These statistics, however overwhelming, are only overshadowed by the unrelenting pain suicide inflicts on surviving family and friends. Some professionals contend that suicide cannot be prevented but mitigated by focusing on providing alternative choices to desperate situations. That providing those in emotional distress with more appropriate choices to manage their feelings and instead of self harm, utilize different coping skills when overwhelmed.

To that end, open discussion about suicidal behavior and feelings as well as providing alternatives to self harm, are the goal of therapy and community support.
Providing tools to children and their families including crisis lines, access to mental health services and other professional support is key.

Recognition of potential risk factors that indicate emotional distress and could lead to suicidal thoughts or behavior is everyone’s responsibility.
Potential risk factors, described by AACAP (2004), include:

Prior suicide attempts
Substance Abuse
Change in sleeping/eating habits
Withdrawal from family and friends
Unusual neglect of personal appearance
Violent, rebellious behavior
Loss of interest in pleasurable activities
More severe psychiatric symptoms (psychosis)
Complain of feeling “bad” or “rotten” inside
Put his or her “affairs in order”
Verbalize suicidal thoughts or feelings

Underlying mental illness, lack of family and social support as well as limited coping skills also play a pivotal role in suicidal behavior.

How can we, as family, friends and community, help?
Some basic interventions include:
Take threats seriously; notify police or mental health professionals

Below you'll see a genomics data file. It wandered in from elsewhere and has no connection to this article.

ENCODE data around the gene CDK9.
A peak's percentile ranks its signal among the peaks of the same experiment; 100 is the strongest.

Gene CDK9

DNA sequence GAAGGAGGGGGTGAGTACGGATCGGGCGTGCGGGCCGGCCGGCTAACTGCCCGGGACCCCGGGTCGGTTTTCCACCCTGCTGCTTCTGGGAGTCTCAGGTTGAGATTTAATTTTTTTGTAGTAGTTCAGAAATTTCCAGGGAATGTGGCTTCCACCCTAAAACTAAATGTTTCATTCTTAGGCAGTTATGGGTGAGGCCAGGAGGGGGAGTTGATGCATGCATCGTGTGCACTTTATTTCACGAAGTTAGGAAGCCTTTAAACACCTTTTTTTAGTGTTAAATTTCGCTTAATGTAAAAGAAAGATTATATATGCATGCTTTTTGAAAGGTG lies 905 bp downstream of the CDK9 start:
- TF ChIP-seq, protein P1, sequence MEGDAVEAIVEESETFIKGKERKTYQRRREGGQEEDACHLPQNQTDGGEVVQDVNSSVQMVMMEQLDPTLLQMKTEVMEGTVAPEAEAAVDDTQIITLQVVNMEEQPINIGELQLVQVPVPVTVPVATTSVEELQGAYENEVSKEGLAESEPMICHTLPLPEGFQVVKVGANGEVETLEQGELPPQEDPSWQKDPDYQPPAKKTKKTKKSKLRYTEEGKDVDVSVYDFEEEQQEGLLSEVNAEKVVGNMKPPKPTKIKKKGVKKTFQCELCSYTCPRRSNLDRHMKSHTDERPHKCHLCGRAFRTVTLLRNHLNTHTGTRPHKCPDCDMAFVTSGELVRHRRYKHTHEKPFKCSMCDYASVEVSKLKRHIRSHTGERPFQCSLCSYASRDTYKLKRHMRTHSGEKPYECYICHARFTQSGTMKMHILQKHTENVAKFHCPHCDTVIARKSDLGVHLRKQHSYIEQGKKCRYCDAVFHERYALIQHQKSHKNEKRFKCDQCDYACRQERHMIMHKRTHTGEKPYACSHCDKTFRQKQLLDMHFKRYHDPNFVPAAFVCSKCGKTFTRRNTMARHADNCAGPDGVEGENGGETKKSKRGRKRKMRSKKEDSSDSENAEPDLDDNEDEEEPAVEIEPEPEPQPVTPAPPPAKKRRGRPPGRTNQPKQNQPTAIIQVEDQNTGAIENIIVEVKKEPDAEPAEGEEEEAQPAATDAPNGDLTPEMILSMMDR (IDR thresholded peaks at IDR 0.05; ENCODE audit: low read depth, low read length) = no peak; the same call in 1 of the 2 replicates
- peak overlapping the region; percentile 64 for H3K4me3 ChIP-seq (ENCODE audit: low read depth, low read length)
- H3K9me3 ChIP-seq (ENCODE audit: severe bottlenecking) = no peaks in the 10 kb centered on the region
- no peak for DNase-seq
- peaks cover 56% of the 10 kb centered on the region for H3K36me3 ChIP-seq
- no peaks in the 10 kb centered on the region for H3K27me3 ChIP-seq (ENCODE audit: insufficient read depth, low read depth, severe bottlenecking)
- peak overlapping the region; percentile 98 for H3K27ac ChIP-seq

Be suspicious when there are serious psychiatric symptoms or substance abuse issues
Keep lines of communication open
Seek professional support

Eastern Shore Psychological Services (ESPS) has therapists in all the Talbot County schools working hand in hand with the school guidance counselors ready to help.
ESPS offers mental health, substance abuse and wellness services for all ages. For those seeking mental health services, ESPS offers “same day access” appointments Monday – Thursday at 8 AM at their office at 29520 Canvasback Drive.  For more information, please contact the Clinic at 410-822-5007.

Laurence Pezor, MD is the Chief Medical Officer at Child and Adolescent Psychiatrist with Eastern Shore Psychological Services.


Talbot Hospice Fetes Guthrie Members

Gigi and Steve Hershey, Jim Farrell, and Judy Gieske

More than 140 Talbot Hospice Guthrie Society members were honored at a donor appreciation party in September hosted by Jim and Maxine Farrell at their home, Canterbury Manor. The Guthrie Society is a giving society for top donors that give at a designated level each year to the Annual Campaign. Named after one of Talbot Hospice’s founders, Dr. Eugene “Buck” Guthrie, this group of dedicated donors exemplifies and honors Dr. Guthrie’s vision and commitment to the Talbot Hospice mission and his passion for making a difference in the end-of-life experience for patients and families served by hospice.

Guthrie Party Hosts Jim and Max Farrell, TH Executive Director Vivian Dodge, and Board President Steve Slack.

Canterbury Manor is a colonial revival mansion on Bailey’s Neck built in 1906 featuring sweeping views of Trippe Creek and award winning gardens. “We want to share Canterbury Manor with our community,” said Maxine Farrell.  “It brings us great pleasure to entertain this important group of Talbot Hospice supporters.”

Mary Choksi and Debbie Willse

Executive Director Vivian Dodge took the opportunity to express her appreciation for Guthrie Society members and their support for the hospice mission. “Our donors are an inspiration. They have given their time, efforts, resources, commitment, and love to Talbot Hospice. Their gifts and support make it possible for Talbot Hospice to exist and to close the gap of nearly $485,000 in care and services that is uncompensated.”